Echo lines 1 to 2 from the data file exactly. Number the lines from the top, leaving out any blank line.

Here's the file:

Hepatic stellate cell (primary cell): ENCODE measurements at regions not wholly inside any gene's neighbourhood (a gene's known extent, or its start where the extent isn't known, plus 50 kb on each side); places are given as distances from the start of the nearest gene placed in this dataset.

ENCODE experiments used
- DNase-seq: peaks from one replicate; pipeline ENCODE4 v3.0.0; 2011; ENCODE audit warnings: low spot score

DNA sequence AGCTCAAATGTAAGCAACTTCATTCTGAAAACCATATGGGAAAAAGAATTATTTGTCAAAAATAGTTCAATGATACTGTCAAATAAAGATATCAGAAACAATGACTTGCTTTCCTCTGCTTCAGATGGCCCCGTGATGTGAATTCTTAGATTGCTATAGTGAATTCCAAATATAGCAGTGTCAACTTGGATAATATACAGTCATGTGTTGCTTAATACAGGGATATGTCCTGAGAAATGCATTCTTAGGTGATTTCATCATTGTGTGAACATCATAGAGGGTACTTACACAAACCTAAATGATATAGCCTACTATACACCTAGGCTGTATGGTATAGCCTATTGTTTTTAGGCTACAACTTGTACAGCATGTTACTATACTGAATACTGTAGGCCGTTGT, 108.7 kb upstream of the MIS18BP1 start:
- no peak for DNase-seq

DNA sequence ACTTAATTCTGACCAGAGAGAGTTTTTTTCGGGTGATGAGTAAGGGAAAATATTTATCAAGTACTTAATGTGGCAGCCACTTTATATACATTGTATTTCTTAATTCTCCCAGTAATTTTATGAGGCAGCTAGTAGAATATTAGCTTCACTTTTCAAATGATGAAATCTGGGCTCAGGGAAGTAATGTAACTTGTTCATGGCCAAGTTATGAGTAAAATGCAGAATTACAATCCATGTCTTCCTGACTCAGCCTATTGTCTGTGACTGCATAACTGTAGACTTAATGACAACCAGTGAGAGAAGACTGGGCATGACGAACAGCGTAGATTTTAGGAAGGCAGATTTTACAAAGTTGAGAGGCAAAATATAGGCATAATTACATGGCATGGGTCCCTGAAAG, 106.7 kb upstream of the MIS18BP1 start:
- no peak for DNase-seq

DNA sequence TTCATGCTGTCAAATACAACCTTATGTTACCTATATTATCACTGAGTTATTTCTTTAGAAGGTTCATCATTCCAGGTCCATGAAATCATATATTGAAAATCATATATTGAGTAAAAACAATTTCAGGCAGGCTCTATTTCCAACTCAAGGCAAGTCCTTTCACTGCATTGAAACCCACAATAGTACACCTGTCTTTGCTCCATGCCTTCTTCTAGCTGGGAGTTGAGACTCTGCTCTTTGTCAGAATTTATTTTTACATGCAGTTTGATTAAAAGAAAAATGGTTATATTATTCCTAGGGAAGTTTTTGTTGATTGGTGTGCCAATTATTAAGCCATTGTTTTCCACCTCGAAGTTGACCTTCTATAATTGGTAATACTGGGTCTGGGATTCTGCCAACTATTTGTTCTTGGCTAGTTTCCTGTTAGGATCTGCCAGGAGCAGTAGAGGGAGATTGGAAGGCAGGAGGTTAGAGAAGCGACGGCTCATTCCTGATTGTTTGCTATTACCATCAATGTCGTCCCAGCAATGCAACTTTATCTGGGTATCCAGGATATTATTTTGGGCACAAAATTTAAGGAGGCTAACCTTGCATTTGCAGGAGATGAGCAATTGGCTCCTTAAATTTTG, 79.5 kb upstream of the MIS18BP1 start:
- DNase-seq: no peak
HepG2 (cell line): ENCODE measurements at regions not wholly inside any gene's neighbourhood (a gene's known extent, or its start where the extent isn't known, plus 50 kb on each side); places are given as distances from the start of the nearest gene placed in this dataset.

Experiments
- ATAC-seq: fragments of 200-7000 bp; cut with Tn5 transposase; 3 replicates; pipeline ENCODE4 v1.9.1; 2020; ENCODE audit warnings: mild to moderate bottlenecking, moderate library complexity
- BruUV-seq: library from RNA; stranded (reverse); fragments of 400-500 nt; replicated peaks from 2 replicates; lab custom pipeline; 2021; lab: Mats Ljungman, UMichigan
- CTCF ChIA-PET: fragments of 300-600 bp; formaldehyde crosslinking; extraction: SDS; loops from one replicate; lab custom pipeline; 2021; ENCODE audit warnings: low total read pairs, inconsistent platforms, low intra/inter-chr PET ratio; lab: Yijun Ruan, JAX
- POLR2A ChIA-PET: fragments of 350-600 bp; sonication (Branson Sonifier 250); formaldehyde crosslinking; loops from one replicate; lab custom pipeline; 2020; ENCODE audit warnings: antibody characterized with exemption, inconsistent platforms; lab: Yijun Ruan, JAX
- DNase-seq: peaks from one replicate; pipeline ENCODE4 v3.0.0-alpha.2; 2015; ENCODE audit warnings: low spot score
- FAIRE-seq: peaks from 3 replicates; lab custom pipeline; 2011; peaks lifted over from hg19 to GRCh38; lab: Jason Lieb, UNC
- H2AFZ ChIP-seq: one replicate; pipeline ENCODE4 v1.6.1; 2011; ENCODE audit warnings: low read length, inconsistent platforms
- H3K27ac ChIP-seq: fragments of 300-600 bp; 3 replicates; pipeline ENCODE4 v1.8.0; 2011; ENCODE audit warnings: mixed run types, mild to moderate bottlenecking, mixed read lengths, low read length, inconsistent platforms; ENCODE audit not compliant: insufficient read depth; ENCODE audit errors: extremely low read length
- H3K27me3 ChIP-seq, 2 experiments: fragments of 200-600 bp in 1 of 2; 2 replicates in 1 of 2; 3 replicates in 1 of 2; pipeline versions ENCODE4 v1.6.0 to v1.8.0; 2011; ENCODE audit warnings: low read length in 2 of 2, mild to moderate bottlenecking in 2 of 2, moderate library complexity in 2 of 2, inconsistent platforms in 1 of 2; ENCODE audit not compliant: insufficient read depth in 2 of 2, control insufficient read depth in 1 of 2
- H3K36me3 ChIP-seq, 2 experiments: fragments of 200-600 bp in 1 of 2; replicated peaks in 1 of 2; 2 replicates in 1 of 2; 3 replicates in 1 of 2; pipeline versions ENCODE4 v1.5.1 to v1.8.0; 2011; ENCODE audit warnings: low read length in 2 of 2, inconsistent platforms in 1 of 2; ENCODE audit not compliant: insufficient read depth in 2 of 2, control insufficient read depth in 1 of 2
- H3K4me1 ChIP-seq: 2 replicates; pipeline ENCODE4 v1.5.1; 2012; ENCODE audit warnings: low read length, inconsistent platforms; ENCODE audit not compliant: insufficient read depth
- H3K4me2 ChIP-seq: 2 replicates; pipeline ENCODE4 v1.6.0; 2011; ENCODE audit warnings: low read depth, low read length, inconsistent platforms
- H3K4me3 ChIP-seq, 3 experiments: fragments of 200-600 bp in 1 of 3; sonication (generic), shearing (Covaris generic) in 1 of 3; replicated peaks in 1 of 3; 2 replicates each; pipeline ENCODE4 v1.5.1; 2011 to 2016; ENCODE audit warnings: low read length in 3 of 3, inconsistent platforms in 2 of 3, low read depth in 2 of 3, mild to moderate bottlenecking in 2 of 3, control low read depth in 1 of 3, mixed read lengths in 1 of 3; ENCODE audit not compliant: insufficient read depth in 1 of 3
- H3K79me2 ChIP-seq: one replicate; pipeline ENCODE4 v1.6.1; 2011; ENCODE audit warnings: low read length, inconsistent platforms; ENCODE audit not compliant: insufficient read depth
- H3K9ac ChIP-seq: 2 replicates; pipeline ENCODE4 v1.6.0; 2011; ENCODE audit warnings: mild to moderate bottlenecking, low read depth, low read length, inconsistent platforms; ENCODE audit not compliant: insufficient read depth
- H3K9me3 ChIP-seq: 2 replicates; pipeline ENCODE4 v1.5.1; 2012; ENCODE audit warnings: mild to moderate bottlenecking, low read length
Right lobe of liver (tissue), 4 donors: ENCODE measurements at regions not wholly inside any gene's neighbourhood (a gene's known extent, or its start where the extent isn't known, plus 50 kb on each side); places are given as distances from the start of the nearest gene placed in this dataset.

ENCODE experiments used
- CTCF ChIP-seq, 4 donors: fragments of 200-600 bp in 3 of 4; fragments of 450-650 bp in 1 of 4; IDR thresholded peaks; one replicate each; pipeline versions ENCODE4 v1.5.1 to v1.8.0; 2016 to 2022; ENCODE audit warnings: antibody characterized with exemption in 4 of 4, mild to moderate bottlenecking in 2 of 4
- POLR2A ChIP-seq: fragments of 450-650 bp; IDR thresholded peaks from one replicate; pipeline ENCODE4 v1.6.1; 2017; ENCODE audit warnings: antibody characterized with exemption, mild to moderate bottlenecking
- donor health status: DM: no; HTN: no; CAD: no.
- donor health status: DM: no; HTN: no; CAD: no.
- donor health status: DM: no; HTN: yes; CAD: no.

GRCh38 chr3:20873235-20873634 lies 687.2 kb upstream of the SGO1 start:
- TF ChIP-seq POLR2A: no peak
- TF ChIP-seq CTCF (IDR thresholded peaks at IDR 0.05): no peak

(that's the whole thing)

Hepatic stellate cell (primary cell): ENCODE measurements at regions not wholly inside any gene's neighbourhood (a gene's known extent, or its start where the extent isn't known, plus 50 kb on each side); places are given as distances from the start of the nearest gene placed in this dataset.

ENCODE experiments used